On Wednesday, January 13, 1999, Michael Jordan made an announcement
that many National Basketball Association(NBA) fans expected but
did not look forward to: He would be retiring from the NBA for the
second, and most likely final time. "This is a perfect time
for me to walk away from the game," Jordan stated at a press
conference. "I am at peace with that." At that same conference,
Bull's chairman Jerry Reinsdorf expressed what basketball fans everywhere
were feeling, "This is a day I hoped would never come. It is
a tough day for basketball fans around the world."
But NBA commissioner David Stearn disagreed. "This is a great
day. The greatest player is retiring with the grace that describes
his play," he said. Jordan certainly leaves the game with an
amazing legacy. The Bulls won six NBA Championships during his two
stints there, three before and three after his first retirement.
He also leaves as a five-time league MVP, as well as the 10-time
league scoring champion. Perhaps most remarkable of all, he leaves
as the number one per game scorer in NBA history. League officials,
players and coaches all offered praise for the man on this historic
day. Stern thanked him for his contribution to the game of basketball,
and Reinsdorf said that "Michael is simply the best player
who ever put on a basketball uniform." Miami Heat Coach Pat
Riley said of the fact that he never beat Jordan in a NBA Championship,
"That bothers me."
When Jordan retired for the first time in October of 1993, he stated
that he would consider returning to the game, but now, he is "99"
percent sure of his decision to retire. "You can read that
for what it's worth.I'm very secure in my decision."
Throughout the delay of the 1998-99 NBA season, sports fans and
journalists predicted scenarios and stipulated conditions that would
delay Jordan's departure, most concerning the rehirement of Chicago
coach Phil Jackson by that organization. Jordan had said that he
would not play under any coach other than Jackson, so it is no surprise
that Jordan chose to retire after Jackson left the Bulls.
Although Jordan insists that this is a decision to which many factors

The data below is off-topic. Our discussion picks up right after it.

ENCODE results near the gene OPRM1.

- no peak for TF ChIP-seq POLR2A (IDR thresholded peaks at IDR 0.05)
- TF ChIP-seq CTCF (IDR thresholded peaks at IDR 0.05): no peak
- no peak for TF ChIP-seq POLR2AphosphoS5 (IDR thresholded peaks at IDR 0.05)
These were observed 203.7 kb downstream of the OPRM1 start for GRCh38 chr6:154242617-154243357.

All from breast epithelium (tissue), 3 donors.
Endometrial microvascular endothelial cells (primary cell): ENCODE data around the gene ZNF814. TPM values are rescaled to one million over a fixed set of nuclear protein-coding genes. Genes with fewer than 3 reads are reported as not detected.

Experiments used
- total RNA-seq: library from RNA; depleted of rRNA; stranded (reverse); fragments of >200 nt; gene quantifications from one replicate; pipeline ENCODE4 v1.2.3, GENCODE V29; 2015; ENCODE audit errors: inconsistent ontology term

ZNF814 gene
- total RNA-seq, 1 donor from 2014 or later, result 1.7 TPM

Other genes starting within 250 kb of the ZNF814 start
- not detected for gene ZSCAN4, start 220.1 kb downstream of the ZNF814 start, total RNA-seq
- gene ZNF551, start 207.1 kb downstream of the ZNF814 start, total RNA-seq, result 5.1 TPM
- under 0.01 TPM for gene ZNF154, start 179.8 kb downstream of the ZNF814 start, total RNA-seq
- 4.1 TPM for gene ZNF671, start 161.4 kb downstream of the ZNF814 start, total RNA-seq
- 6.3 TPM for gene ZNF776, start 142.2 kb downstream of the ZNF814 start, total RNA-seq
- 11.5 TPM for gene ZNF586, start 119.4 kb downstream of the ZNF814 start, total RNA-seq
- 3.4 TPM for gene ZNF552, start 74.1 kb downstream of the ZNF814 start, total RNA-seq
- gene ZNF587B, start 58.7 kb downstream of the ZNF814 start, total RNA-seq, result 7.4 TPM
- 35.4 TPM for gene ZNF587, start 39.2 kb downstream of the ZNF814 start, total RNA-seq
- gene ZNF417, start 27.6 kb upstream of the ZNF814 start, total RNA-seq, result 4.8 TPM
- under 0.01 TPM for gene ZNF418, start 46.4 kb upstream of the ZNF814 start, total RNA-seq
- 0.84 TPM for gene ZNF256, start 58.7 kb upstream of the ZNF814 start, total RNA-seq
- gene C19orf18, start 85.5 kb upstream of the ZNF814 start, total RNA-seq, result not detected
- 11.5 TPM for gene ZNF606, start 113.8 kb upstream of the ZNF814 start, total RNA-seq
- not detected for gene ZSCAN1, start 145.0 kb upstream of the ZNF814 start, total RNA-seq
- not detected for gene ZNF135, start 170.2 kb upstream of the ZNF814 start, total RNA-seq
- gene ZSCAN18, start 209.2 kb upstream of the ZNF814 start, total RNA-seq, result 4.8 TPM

contributed, including Jackson's departure, but also primarily due
to the fact that the athlete felt that the game no longer challenged
him mentally. "Mentally, I'm exhausted, I don't feel I have
a challenge," Jordan admitted. "Physically, I feel great."
Jordan said that he would live "vicariously through his kids,"
and "do things that I've never done before." He may be
interested to know what his wife sees him doing: "I see Michael
doing a lot more carpooling." Jordan will also see to his business
ventures. The athlete makes an estimated $45 million a year through
Perhaps Jordan's legacy will be the athlete's pursuit of perfection.
Jordan also will be remembered as an athlete who never tarnished
his character publicly, even after the untimely death of his father
in 1993. And in an industry where players hit their coaches or cause
them to be fired, or where players make more of an impact with their
words and image than with their play, perhaps Jordan will be remembered
as one of the few who let their play and conduct speak for themselves.
In the White House, President Clinton praised Jordan for qualities
of "mind, body, and spirit." He added that Jordan "always
expected to do whatever it was he tried to do." When he emerged
from retirement in March of 1995, Jordan said simply, "I'm
back." He leaves the game this time with a statement almost
as short and just as memorable, "I tried to be the best basketball
player I could be."
Fundamentals has been launched. It is an education grants program
for public school teachers. The grant program, funded by a portion
of the proceeds from the JORDAN Apparel brand, will donate $1 million
a year for the next five years. In its first year the program will
grant 400 awards of $2,500 each to teachers who "demonstrate
instructional creativity and exemplify high learning expectations
for underserved students."